Possible flood-maker developing in the western Gulf and lots of areas to watch over the Atlantic
Tropical Disturbance #1 is trying to consolidate in the extreme southern Gulf of Mexico. The upper-level winds blowing over it are somewhat hostile, which is slowing the development. But later today and tomorrow, as the system lifts slowly to the north, the environment is forecast to become a bit more conducive for development.
The strong flow aloft is currently spreading the moisture over much of the Gulf, but over the next couple days, the flow direction is forecast to change so the rich tropical moisture spreads north into Texas and Louisiana.
The consensus of the computer forecast models is that the system will have a window of time to develop into a tropical storm tomorrow and Tuesday as it tracks along or just offshore of the Mexican and Texas coastlines. If it stays over water, a slowly intensifying storm will be moving north toward southeast Texas or southwest Louisiana late tomorrow.
If, however, the system comes ashore in Mexico, it will never have a chance to strengthen very much, and the main impact will be the strong surge of tropical moisture moving toward the northern Gulf coast.
If the disturbance does develop into a tropical storm, the atmospheric pattern would not seem to support a super-strong storm.
No matter what happens with the circulation, very heavy rainfall with potential flooding is likely from the Houston area east across the Hurricane Ida disaster zone. Unfortunately, the heavy-rain threat will last a few days.
Everybody near the Texas and Louisiana coasts should stay informed about developments with the system. As always, early forecasts for weak or developing systems are subject to large changes.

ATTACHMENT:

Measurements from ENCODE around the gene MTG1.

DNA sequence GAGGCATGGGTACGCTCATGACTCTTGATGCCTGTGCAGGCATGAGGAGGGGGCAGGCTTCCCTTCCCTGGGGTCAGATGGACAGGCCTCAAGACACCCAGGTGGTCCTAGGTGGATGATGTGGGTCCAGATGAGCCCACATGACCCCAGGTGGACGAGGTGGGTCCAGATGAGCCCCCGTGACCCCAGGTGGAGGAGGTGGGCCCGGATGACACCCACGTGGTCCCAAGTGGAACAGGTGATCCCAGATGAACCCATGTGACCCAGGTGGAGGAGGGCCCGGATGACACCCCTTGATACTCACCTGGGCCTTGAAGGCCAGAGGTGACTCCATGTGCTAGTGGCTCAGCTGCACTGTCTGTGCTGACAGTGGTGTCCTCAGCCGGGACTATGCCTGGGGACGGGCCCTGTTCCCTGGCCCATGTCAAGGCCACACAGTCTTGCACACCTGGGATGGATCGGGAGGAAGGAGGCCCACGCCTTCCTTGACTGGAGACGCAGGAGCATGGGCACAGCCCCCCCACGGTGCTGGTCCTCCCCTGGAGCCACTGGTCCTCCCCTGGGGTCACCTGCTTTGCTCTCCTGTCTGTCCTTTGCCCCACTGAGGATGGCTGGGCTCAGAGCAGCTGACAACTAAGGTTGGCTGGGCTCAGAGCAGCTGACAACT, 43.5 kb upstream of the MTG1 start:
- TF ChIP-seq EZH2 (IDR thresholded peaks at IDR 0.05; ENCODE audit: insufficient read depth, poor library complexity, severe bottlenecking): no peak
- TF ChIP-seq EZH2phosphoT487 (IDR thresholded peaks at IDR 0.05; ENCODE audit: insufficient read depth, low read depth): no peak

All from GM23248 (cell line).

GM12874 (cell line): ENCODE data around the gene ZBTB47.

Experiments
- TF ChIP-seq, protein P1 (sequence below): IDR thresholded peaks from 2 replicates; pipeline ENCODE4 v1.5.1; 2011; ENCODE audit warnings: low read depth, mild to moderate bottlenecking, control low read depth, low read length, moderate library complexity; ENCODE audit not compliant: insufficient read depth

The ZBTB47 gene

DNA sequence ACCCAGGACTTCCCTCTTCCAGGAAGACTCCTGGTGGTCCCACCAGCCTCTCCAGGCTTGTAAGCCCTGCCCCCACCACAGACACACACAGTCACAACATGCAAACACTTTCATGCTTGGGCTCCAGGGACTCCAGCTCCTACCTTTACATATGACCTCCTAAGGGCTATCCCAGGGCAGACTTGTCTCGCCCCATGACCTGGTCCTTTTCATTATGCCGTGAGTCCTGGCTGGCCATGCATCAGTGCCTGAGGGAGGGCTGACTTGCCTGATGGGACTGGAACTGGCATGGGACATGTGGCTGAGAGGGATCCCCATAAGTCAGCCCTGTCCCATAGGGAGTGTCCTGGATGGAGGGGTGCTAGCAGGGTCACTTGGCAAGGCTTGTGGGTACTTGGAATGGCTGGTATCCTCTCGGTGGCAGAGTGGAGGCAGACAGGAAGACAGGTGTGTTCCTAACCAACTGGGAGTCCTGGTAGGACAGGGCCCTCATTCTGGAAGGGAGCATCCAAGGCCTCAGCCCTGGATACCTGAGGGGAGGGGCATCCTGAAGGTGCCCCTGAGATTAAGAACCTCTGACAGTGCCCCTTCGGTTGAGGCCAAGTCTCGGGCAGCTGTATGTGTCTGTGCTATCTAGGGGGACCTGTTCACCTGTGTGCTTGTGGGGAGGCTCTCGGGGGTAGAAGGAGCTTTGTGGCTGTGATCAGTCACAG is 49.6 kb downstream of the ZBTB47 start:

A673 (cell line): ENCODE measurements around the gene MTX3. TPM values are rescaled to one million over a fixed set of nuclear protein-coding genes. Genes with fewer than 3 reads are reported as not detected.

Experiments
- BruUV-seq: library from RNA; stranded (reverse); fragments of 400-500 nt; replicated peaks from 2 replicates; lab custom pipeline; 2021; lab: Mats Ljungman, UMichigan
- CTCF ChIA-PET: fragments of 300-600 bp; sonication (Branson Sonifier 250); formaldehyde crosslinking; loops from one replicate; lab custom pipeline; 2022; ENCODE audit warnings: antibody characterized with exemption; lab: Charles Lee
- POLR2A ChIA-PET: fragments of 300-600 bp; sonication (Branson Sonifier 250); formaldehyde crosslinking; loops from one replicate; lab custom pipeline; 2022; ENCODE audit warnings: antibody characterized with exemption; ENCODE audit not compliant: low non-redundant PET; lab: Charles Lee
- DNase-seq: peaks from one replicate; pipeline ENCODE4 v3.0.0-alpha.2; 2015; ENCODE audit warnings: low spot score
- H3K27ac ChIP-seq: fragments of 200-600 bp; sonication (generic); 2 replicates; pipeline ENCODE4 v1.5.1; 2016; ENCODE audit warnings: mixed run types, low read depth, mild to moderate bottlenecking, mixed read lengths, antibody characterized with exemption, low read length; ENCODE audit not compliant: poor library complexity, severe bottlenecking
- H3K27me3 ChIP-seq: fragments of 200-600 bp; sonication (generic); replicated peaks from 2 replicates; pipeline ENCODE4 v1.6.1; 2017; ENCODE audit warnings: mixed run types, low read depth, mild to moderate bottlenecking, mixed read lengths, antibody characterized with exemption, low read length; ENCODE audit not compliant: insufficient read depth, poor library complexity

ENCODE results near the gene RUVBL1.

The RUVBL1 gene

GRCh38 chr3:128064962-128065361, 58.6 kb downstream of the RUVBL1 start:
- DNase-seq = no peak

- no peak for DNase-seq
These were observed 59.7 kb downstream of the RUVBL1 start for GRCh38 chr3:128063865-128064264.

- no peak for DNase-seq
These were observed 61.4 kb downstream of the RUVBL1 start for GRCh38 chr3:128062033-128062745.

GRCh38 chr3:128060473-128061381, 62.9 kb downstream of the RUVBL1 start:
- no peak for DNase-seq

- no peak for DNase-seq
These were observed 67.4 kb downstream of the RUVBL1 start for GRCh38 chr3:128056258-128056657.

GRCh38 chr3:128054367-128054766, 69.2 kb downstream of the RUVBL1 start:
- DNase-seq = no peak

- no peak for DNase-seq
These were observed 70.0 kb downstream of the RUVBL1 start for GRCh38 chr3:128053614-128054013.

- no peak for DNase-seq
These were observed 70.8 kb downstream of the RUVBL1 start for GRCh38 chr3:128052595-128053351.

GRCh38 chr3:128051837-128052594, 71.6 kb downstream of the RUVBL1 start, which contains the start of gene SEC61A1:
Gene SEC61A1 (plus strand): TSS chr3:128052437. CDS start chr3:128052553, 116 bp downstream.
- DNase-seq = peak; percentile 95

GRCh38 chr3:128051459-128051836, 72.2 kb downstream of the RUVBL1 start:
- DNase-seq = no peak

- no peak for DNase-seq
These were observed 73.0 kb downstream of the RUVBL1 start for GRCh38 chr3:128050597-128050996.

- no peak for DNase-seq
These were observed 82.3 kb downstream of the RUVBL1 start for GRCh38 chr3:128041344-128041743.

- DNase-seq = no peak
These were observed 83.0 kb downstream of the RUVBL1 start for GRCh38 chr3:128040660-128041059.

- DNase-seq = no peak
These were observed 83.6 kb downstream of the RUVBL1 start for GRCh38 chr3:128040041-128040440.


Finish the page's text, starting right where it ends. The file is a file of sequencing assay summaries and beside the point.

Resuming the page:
If this system acquires winds of 40 mph or higher, it will be named Tropical Storm Nicholas or Odette, depending on what happens with the disturbances below.
In the Atlantic, Tropical Disturbance #2 is mixed up with an upper-level low, so it’s just a smear of clouds and tropical downpours northeast of Puerto Rico. The upper-level low, with its own associated thunderstorms, will slowly evolve into a less hostile system, which might allow the disturbance to develop into at least a tropical depression east of the Bahamas or off the Southeast coast.
Atmospheric conditions are forecast to be only marginally conducive, but the water is very warm. It appears the system would track in the general direction of the Carolinas and the East Coast if it is able to organize. This would be toward the end of the week.
Tropical Disturbance #3 is trying to organize near the Cabo Verde Islands on the other side of the Atlantic. It will be plowing into lots of dry air, so its window to develop appears very short, and development now appears less likely. Beyond the Cabo Verde Islands, it is not expected to affect land.
Disturbance #4 is still over Africa but will emerge over the Atlantic tomorrow or Monday. The National Hurricane Center is giving it a decent chance to develop in the area shown south of the Cabo Verde Islands. The computer forecast models have been inconsistent on the system’s future prospects, but we always have to watch low-rider storms very closely because they can sneak under dry air and hostile upper winds farther north. The European model has been especially aggressive in forecasting the system to become a strong hurricane. In any case, it’s a week or more away from the islands.
Disturbance #5 is a non-tropical system, but as it arcs to the south offshore of Portugal, it might become tropical enough for the National Hurricane Center to start advisories for a depression or storm.
At least nothing is very strong at this point, and none of the systems have a clean shot at developing into a big storm right away.